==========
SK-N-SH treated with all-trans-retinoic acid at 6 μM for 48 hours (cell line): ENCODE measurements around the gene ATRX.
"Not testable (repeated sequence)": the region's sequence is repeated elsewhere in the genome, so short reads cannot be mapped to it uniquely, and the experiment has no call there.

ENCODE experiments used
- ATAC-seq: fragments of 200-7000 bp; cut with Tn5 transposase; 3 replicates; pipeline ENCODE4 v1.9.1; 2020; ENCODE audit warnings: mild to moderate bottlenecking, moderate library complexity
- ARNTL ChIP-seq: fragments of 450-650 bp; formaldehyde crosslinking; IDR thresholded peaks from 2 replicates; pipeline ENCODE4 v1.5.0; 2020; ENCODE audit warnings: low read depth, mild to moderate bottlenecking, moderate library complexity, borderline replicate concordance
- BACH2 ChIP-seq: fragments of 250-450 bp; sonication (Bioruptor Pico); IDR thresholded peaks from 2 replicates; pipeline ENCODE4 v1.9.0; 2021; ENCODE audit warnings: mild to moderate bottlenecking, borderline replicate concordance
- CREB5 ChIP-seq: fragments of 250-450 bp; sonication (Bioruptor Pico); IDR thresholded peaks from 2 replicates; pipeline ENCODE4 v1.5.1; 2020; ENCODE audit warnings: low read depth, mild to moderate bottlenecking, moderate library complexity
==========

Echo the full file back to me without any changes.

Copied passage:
SK-N-SH treated with all-trans-retinoic acid at 6 μM for 48 hours (cell line): ENCODE measurements around the gene ATRX.
"Not testable (repeated sequence)": the region's sequence is repeated elsewhere in the genome, so short reads cannot be mapped to it uniquely, and the experiment has no call there.

ENCODE experiments used
- ATAC-seq: fragments of 200-7000 bp; cut with Tn5 transposase; 3 replicates; pipeline ENCODE4 v1.9.1; 2020; ENCODE audit warnings: mild to moderate bottlenecking, moderate library complexity
- ARNTL ChIP-seq: fragments of 450-650 bp; formaldehyde crosslinking; IDR thresholded peaks from 2 replicates; pipeline ENCODE4 v1.5.0; 2020; ENCODE audit warnings: low read depth, mild to moderate bottlenecking, moderate library complexity, borderline replicate concordance
- BACH2 ChIP-seq: fragments of 250-450 bp; sonication (Bioruptor Pico); IDR thresholded peaks from 2 replicates; pipeline ENCODE4 v1.9.0; 2021; ENCODE audit warnings: mild to moderate bottlenecking, borderline replicate concordance
- CREB5 ChIP-seq: fragments of 250-450 bp; sonication (Bioruptor Pico); IDR thresholded peaks from 2 replicates; pipeline ENCODE4 v1.5.1; 2020; ENCODE audit warnings: low read depth, mild to moderate bottlenecking, moderate library complexity